I also watch a lot of woodworking videos (my new obsession) and many of those people seem to be sponsored and receive lots of stuff to review. That’s pretty awesome. However, as the guy from “Woodworking for Mere Mortals” explains, there is a pattern to it. Sponsorship starts with reviews, then as time goes on the sponsors want and demand more from the hosts of the channel. They basically have to do live commercials for the brand (like 1950s TV). Then the watchers tend to get jaded and disappear.
    As for Blogging. If you have got a good following, you might be able to get some funding, but I don’t know how much. I don’t know if you can bank on it or not.
    As a blogger, I don’t have a big enough following to leverage that into any amount of money or free stuff. I did manage to get a ten percent discount on my travel from one company. They have pledged this to me for the future, but they stopped short of anything more.
    Obviously, I would like this blog to do more for me.
    I would love to review products (travel, cycling, housewares, tools…) and I would like to do more cycle and adventure tourism. For the time being, I am just working on getting more followers and making fewer typos).
    I know I rambled and didn’t even talk about entering contests. Sorry.


    1. There is a guy, Steve Dotto, who is everywhere on the net. His most valuable content is the reviews of apps and how-to videos on youtube. He’s the one who gave solid advice about Patreon and the reason I committed to using Evernote as religiously as I do.

      (Did you know you can take an image of a passage in a book and upload it to Evernote and then search for it inside the app even if you don’t tag it? It actually searches the content in the image for the term you’re looking for. That is brilliant and so helpful when I take photos or screenshots of passages in books I’m reading that help me with research.)

      Main point I think is the nurturing your content and its fans whether they are paying ones, or not. I mean, loyalty has to mean something, regardless of whether there is payment or not, no?

      Liked by 1 person

      1. Absolutely. You have to take care of the people who supported you. It’s great if you can take advantage of some opportunities, but you can’t forget the audience.

        Liked by 1 person

  8. Does the name Amanda Hocking mean anything to you? No? Look her up. Why rely on a single publisher to determine if your writing is any good, when you can self publish through Amazon, price your e-line book for $1.00 and let Amazon readers decide if you are any good? I believe that Amazon now has 10 millionaire self publishers, 99 cents at a time.

    Liked by 1 person

    1. Oh wow you just reminded me that I need to write up my exasperating experiences with the ongoing research about self-publishing. UGH! lol

      But yes I’m on it. I have a friend in Europe who is self-publishing and I am riding along her journey to learn from her.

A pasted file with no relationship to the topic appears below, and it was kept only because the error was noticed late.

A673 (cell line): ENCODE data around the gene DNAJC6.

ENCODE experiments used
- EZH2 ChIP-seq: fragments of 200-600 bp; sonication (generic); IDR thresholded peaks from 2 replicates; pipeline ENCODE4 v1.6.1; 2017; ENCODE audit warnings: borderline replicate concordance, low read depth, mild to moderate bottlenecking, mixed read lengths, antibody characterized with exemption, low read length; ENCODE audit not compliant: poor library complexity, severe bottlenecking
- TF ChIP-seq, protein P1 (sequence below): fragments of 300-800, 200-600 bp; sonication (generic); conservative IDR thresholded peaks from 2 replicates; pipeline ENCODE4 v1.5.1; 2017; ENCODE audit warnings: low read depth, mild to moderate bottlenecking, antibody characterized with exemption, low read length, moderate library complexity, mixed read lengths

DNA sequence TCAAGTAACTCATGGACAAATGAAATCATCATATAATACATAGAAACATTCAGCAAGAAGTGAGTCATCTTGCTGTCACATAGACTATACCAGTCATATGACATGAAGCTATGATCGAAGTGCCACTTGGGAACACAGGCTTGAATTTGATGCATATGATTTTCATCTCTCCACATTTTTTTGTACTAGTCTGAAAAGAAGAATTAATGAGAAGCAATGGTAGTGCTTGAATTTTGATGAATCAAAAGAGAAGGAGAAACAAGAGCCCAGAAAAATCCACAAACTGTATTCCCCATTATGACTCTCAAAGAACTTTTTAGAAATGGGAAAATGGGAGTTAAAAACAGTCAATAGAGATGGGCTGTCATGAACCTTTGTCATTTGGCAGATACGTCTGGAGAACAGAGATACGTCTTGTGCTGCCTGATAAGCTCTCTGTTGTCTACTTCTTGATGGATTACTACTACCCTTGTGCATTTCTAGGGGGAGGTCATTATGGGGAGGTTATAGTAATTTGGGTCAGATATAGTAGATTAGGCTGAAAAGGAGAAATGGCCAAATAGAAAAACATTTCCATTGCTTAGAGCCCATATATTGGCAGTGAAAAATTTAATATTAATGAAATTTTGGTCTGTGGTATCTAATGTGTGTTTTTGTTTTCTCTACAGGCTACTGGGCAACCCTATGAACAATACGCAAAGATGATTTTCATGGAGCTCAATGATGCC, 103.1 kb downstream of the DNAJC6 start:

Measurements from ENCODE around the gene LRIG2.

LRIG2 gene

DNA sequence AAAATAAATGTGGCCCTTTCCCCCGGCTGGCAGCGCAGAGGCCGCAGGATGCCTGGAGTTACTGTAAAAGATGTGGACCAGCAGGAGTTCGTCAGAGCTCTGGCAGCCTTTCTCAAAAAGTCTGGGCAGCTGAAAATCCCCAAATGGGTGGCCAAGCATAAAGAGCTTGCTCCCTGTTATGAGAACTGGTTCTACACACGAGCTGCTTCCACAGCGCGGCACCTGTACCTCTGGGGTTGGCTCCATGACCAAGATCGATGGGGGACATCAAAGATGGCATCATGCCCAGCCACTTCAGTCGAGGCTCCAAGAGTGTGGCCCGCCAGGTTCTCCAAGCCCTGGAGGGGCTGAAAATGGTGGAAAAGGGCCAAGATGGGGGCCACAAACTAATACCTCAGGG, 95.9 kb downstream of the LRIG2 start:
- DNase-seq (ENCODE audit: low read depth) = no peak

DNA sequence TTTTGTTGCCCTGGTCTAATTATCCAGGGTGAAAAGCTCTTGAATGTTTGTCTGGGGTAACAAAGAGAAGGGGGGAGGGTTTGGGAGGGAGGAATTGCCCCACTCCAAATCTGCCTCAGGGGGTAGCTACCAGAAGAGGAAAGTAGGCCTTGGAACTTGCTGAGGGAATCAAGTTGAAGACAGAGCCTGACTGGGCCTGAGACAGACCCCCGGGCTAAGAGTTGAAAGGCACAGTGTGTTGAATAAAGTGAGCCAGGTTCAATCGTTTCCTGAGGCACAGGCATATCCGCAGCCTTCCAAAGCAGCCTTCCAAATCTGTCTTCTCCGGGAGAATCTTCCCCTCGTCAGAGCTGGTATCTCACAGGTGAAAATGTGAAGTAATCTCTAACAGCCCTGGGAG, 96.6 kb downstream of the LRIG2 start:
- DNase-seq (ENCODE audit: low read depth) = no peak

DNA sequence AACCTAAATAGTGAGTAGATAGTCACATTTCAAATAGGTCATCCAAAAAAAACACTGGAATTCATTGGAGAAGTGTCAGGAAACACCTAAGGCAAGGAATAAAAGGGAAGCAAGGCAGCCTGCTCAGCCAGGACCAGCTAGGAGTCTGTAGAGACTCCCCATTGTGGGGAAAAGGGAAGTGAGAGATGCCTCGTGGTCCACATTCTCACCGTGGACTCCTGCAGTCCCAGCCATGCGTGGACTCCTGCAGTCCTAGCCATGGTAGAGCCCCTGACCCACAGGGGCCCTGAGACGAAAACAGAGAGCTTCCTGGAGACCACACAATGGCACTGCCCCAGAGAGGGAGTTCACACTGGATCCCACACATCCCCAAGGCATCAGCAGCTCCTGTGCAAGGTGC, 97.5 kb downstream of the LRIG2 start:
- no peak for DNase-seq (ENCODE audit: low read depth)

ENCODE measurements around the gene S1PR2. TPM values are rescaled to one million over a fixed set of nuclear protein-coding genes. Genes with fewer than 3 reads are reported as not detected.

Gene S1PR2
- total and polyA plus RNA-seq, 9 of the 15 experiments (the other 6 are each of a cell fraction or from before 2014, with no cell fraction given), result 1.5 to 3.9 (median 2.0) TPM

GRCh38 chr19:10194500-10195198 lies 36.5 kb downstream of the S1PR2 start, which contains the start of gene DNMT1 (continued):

There was an article about the amazon 99 cent thingy or the free giveaway thingy somewhere today that makes thing sound very discouraging.

      Having said that, I have an incomplete account started with amazon kindle for self-publishing. I just want to do more research on the Canadian tax side of things before I jump off the cliff and drown in the ebook waters. 🙂

      Liked by 1 person

  9. I too have wondered what storytellers gain from Patreon. Totally agree with you that looking for markets is more time-consuming than the writing itself, and sometimes I’d just rather put all that time into writing and just put everything up for free.

    Am going to stay on top of the discussions here though, because I’m sure it’s going to be interesting. Thanks for bringing up such an important topic!

    Liked by 2 people

    1. I Stuart, I just went to check out your about page, which is a great about page! 🙂

      Yes, there is some dedicated dialogue here and all of it is very informative. I may do a follow up on this topic at some later date. Please feel free to contribute to the conversation.

      Thank you for reading and commenting! I look forward to reading your blog too.


  10. Hola! I have never used Patreon and just now found out what it was about. In my experience, magazines that require a fee for submissions are harder to get in than regular publishing houses that, thankfully, pay us, not the other way around. It helps to have a niche (I am Cuban and write mystery novels set up in my country). Do you have a finished novel?

    Liked by 2 people

    1. I have a semi finished romantic story with some erotic parts in it that I’m about 80% completed. I also have my memoir which I’m on the fence about how to finish. I may make it into several parts – childhood, adolescence/YA, and adult/motherhood.

      You have a great niche. I’m going to go back and re-check you out. Thanks for reminding me!

      Are you on social media? I’ll check twitter too.

      Liked by 1 person

  11. I have no experience or knowledge of this whatsoever. But I understand your frustration. With so many writers flooding the web, I imagine finding a paying audience is getting more difficult all the time.

    Liked by 1 person

    1. There is a lot of free content that is good. Equally, there is much that is bad and a waste of time. But I know I’m particular and picky. For instance, I don’t follow every person who follows me on twitter because I don’t want my feed to be populated by all kinds of idiocy. I treat twitter as a source of passing the time at a rink with a kid during practice, not a business medium to push for followers or stats. (Maybe that’s a mistake but I have not seen anyone succeed with their eleventymillion followers in making the big bucks or selling their products…other than the Kardashians but let’s not go there.)